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Last Updated: Thursday, 17 June, 2004, 14:21 GMT 15:21 UK
Food festival celebrates refugees
Members of Wrexham's refugee support group
Members of Wrexham's refugee support group
International cuisine from countries as far apart as Iraq and Zimbabwe has tempted the tastebuds of the public in Wrexham as part of its Refugee Week celebrations.

Food including traditional African corn-based dishes and Turkish lemon cake were some of the delicacies.

The food festival was held at Wrexham's Methodist Church.

Wrexham Refugee and Asylum Support Group (WRASG) member Nelly was one of the chefs for the day.

She and fellow Zimbabwean Dorothy prepared sadza, an everyday dish in the country.

She told BBC Wales' news website: "You use maize - sweetcorn as you call it - to make flour and cook it with just water.

"It becomes like mashed potatoes. We don't put salt or sugar in it.

"You'd eat it with any savoury dish - chicken, mincemeat, vegetables, sugar beans.

"It's a staple dish, a substitute for rice or potatoes. We can't afford them so we have it because we can grow it."

Nelly said she missed the food from her homeland and had to go to shops in Liverpool or Manchester which imported stuff in order to get ingredients.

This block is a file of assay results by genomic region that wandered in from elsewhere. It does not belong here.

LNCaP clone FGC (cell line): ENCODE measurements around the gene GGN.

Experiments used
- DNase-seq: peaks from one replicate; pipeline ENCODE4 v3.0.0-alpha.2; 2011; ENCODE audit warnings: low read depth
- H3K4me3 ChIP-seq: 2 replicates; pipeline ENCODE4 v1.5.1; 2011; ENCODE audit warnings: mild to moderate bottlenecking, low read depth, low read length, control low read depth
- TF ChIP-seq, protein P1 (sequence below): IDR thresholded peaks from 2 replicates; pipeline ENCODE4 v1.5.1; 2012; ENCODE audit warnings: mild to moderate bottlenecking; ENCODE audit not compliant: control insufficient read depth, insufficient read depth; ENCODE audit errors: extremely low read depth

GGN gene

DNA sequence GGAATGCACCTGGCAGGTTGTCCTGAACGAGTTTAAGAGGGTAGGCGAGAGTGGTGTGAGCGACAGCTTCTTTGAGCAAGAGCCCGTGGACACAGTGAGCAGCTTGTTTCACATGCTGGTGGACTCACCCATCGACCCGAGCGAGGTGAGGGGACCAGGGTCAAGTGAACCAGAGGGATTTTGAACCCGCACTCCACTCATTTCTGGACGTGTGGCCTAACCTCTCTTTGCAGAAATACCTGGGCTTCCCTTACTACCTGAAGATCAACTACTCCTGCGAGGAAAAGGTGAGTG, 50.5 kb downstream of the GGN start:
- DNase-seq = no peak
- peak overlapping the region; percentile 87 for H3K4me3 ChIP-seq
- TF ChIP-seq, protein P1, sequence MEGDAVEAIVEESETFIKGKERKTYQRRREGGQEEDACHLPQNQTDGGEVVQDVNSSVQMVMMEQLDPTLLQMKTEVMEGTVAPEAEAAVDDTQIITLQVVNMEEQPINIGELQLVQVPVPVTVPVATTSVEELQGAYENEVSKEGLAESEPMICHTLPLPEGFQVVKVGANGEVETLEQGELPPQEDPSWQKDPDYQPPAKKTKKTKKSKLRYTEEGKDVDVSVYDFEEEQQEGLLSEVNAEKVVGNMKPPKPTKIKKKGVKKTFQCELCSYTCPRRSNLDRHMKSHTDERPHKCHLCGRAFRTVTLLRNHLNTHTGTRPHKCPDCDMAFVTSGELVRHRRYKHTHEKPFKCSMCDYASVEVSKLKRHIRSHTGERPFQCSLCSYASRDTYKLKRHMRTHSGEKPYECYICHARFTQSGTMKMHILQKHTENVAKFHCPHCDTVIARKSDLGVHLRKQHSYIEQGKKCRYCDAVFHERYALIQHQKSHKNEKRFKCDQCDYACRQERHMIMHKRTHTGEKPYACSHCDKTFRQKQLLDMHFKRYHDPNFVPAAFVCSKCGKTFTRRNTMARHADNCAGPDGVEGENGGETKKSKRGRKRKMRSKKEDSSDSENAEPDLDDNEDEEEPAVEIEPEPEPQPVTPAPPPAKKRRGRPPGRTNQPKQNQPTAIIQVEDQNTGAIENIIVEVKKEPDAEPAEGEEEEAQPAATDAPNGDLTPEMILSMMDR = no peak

If somebody in the town had the foresight to stock some of the food they miss, they'd never be short of customers.
Elaine Jones

She fled Zimbabwe's capital Harare three years ago for political reasons as a result of the Mugabe regime there.

Her daughter Victoria, whose African name Tatenda means "thank you", was born at Wrexham's Maelor hospital.

"I came here an asylum seeker. I was in a detention centre and I didn't have any relatives [in the UK] so they brought me to Wrexham," she explained.


Nelly now lives on the Caia Park estate, where she started attending the support group.

Elaine Jones from WRASG said there were foods from Iraq, Iran, Turkey, Zimbabwe, Nigeria, Eritrea, Sri Lanka and Kurdistan - and Wales.

And she believes an enterprising businessman could plug a gap in the local market.

"People have to travel to Manchester or even London to get the food they need.

"If somebody in the town had the foresight to stock some of the food they miss, they'd never be short of customers."

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